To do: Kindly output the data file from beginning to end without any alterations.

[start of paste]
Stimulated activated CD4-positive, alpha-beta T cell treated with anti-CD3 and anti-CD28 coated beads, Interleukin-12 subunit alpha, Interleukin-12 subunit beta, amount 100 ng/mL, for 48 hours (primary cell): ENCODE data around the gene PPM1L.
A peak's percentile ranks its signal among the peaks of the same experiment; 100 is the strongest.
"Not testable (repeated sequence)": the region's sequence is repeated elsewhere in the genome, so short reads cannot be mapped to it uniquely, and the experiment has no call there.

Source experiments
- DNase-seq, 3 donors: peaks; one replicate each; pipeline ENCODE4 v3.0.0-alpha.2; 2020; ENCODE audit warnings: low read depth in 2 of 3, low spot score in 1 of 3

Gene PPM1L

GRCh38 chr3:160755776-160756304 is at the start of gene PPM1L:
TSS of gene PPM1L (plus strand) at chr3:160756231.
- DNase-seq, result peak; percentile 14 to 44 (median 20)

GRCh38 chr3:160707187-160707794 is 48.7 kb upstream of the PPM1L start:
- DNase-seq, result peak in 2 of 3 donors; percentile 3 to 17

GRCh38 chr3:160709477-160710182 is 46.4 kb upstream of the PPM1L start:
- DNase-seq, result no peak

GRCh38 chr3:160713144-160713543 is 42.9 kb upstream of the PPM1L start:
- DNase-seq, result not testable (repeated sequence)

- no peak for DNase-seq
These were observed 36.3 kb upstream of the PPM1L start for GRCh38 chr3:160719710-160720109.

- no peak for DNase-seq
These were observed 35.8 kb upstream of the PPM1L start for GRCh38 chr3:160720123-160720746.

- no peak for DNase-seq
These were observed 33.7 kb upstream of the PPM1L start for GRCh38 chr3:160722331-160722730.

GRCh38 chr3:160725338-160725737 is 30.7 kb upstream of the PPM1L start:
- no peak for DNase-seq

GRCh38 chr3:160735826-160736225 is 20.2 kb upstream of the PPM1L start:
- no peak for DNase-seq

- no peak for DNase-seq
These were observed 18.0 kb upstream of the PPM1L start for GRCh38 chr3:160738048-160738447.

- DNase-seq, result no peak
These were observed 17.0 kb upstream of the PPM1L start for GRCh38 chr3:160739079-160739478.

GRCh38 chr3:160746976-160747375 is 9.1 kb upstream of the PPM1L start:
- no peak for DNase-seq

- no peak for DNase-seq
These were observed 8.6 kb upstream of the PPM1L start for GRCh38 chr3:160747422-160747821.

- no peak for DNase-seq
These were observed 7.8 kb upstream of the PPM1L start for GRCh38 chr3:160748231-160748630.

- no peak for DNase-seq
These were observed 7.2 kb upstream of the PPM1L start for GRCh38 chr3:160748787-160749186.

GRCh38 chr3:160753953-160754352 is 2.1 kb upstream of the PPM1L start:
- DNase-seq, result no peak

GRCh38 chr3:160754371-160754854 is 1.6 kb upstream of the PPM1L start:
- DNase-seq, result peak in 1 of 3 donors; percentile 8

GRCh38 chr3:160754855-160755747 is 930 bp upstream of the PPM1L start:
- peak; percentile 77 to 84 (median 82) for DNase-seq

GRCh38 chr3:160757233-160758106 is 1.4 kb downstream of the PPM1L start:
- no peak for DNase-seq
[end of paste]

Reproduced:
Stimulated activated CD4-positive, alpha-beta T cell treated with anti-CD3 and anti-CD28 coated beads, Interleukin-12 subunit alpha, Interleukin-12 subunit beta, amount 100 ng/mL, for 48 hours (primary cell): ENCODE data around the gene PPM1L.
A peak's percentile ranks its signal among the peaks of the same experiment; 100 is the strongest.
"Not testable (repeated sequence)": the region's sequence is repeated elsewhere in the genome, so short reads cannot be mapped to it uniquely, and the experiment has no call there.

Source experiments
- DNase-seq, 3 donors: peaks; one replicate each; pipeline ENCODE4 v3.0.0-alpha.2; 2020; ENCODE audit warnings: low read depth in 2 of 3, low spot score in 1 of 3

Gene PPM1L

GRCh38 chr3:160755776-160756304 is at the start of gene PPM1L:
TSS of gene PPM1L (plus strand) at chr3:160756231.
- DNase-seq, result peak; percentile 14 to 44 (median 20)

GRCh38 chr3:160707187-160707794 is 48.7 kb upstream of the PPM1L start:
- DNase-seq, result peak in 2 of 3 donors; percentile 3 to 17

GRCh38 chr3:160709477-160710182 is 46.4 kb upstream of the PPM1L start:
- DNase-seq, result no peak

GRCh38 chr3:160713144-160713543 is 42.9 kb upstream of the PPM1L start:
- DNase-seq, result not testable (repeated sequence)

- no peak for DNase-seq
These were observed 36.3 kb upstream of the PPM1L start for GRCh38 chr3:160719710-160720109.

- no peak for DNase-seq
These were observed 35.8 kb upstream of the PPM1L start for GRCh38 chr3:160720123-160720746.

- no peak for DNase-seq
These were observed 33.7 kb upstream of the PPM1L start for GRCh38 chr3:160722331-160722730.

GRCh38 chr3:160725338-160725737 is 30.7 kb upstream of the PPM1L start:
- no peak for DNase-seq

GRCh38 chr3:160735826-160736225 is 20.2 kb upstream of the PPM1L start:
- no peak for DNase-seq

- no peak for DNase-seq
These were observed 18.0 kb upstream of the PPM1L start for GRCh38 chr3:160738048-160738447.

- DNase-seq, result no peak
These were observed 17.0 kb upstream of the PPM1L start for GRCh38 chr3:160739079-160739478.

GRCh38 chr3:160746976-160747375 is 9.1 kb upstream of the PPM1L start:
- no peak for DNase-seq

- no peak for DNase-seq
These were observed 8.6 kb upstream of the PPM1L start for GRCh38 chr3:160747422-160747821.

- no peak for DNase-seq
These were observed 7.8 kb upstream of the PPM1L start for GRCh38 chr3:160748231-160748630.

- no peak for DNase-seq
These were observed 7.2 kb upstream of the PPM1L start for GRCh38 chr3:160748787-160749186.

GRCh38 chr3:160753953-160754352 is 2.1 kb upstream of the PPM1L start:
- DNase-seq, result no peak

GRCh38 chr3:160754371-160754854 is 1.6 kb upstream of the PPM1L start:
- DNase-seq, result peak in 1 of 3 donors; percentile 8

GRCh38 chr3:160754855-160755747 is 930 bp upstream of the PPM1L start:
- peak; percentile 77 to 84 (median 82) for DNase-seq

GRCh38 chr3:160757233-160758106 is 1.4 kb downstream of the PPM1L start:
- no peak for DNase-seq